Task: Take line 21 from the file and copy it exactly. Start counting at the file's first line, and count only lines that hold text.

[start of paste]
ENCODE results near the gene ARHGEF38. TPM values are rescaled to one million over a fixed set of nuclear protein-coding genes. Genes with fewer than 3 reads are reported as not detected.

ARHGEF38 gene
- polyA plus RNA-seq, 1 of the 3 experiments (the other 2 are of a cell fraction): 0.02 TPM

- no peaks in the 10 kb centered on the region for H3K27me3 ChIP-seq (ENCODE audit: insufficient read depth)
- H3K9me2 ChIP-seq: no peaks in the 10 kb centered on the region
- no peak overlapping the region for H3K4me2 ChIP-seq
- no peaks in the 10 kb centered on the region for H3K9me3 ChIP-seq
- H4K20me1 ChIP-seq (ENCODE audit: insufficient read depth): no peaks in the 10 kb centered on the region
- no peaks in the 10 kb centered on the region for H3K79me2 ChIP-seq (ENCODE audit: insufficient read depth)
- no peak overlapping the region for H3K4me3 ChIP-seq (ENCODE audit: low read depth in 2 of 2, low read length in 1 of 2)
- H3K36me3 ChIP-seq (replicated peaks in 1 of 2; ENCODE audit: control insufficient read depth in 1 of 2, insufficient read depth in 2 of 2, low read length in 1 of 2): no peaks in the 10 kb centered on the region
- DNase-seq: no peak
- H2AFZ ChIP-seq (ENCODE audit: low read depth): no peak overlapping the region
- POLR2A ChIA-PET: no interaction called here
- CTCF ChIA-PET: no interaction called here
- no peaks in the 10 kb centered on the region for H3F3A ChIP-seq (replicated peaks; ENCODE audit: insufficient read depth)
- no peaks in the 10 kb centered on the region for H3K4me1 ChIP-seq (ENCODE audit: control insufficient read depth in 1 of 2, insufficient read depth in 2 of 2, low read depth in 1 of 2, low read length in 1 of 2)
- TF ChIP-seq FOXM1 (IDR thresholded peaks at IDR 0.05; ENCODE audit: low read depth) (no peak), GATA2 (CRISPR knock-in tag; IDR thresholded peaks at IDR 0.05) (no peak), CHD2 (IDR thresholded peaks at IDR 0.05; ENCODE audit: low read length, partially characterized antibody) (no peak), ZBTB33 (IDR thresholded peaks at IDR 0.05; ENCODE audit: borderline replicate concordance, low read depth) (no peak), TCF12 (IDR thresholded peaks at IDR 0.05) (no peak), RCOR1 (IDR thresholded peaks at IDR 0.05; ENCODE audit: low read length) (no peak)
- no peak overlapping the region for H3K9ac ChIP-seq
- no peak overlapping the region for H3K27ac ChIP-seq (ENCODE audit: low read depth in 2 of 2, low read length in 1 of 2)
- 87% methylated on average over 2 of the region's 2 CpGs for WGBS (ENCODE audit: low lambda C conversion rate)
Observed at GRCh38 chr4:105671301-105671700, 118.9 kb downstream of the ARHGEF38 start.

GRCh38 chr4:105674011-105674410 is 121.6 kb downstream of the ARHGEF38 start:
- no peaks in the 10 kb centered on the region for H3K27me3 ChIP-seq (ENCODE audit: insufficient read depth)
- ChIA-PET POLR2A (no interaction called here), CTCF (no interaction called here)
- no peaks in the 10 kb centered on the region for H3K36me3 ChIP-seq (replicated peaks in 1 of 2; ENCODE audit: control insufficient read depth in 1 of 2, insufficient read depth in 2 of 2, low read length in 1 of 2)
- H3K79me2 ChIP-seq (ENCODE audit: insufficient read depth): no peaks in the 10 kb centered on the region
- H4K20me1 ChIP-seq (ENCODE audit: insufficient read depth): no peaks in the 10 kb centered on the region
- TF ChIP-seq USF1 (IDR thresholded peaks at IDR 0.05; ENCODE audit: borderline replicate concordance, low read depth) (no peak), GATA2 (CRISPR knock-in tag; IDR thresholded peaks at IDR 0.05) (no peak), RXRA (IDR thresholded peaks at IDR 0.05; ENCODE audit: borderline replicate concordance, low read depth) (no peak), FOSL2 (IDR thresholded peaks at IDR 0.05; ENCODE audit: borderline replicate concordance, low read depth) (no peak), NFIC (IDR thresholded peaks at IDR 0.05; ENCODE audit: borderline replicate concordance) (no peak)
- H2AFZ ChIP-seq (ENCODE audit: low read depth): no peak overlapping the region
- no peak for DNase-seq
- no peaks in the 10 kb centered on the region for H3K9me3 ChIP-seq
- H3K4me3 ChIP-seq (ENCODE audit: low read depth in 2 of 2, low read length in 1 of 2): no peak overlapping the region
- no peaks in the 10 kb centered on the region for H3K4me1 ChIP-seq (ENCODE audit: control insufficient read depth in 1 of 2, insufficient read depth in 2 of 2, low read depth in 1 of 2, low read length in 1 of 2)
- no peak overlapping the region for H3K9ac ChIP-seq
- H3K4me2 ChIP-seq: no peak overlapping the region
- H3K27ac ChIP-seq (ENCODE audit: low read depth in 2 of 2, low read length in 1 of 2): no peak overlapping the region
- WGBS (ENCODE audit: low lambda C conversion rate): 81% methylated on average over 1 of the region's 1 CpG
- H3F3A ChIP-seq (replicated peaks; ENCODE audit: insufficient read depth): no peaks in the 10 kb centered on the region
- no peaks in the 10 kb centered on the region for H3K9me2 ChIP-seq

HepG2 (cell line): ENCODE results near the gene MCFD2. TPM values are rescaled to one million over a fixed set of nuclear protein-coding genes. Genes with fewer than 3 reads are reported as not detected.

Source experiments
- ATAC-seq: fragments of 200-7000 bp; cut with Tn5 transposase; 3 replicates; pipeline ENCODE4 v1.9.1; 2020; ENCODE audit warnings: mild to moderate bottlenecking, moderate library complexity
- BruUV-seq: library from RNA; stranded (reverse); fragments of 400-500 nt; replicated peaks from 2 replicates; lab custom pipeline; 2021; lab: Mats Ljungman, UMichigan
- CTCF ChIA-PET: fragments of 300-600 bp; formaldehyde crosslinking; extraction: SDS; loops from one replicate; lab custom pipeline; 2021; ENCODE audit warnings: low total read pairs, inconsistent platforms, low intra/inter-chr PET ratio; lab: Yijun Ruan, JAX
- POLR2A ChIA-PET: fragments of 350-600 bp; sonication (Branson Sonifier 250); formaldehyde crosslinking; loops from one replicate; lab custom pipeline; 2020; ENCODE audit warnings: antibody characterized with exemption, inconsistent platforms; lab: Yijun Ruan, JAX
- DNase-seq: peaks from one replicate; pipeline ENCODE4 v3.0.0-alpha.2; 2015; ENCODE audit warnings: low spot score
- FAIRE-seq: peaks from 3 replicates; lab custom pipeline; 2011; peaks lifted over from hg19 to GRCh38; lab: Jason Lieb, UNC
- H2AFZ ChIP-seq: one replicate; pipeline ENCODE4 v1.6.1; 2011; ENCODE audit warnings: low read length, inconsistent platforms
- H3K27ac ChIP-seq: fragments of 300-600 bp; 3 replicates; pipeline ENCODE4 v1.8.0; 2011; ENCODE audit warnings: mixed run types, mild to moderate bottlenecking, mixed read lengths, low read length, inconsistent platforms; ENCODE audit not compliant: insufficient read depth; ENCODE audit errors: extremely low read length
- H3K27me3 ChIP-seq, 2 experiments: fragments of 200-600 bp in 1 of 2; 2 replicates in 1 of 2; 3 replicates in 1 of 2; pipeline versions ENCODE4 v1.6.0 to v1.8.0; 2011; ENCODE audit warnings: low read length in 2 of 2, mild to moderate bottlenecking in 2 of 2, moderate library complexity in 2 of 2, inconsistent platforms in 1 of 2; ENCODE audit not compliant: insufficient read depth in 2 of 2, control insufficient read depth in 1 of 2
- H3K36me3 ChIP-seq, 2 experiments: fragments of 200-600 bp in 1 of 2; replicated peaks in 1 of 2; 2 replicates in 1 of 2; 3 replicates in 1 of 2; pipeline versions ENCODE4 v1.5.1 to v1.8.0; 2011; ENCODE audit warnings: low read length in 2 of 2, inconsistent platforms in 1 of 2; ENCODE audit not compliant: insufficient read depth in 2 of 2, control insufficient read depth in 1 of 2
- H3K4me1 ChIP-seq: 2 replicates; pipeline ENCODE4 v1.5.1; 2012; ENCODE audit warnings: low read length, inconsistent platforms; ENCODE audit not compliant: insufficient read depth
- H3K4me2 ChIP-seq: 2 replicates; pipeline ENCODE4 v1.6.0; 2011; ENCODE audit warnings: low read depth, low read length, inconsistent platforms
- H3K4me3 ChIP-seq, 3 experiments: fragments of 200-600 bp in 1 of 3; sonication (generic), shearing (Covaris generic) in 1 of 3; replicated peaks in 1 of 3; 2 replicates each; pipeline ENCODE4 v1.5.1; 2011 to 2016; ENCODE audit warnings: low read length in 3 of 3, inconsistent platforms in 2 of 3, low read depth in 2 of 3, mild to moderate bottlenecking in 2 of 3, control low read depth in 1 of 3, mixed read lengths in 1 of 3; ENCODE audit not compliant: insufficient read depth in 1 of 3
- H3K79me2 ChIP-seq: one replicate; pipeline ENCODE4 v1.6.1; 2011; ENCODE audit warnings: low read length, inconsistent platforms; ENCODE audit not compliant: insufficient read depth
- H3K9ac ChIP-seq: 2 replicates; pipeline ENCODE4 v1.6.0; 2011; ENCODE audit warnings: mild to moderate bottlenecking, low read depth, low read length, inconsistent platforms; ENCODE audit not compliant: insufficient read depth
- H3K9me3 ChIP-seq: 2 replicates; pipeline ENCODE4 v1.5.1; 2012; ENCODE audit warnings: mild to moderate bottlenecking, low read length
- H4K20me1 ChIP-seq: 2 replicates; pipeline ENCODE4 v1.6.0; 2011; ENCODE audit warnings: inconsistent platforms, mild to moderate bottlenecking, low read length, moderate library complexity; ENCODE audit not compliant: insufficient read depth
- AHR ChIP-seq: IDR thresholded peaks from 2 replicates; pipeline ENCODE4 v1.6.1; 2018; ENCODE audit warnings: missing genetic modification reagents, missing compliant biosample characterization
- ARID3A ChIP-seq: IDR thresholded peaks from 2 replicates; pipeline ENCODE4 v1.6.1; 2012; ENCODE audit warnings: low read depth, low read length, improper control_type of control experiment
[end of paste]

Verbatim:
- 87% methylated on average over 2 of the region's 2 CpGs for WGBS (ENCODE audit: low lambda C conversion rate)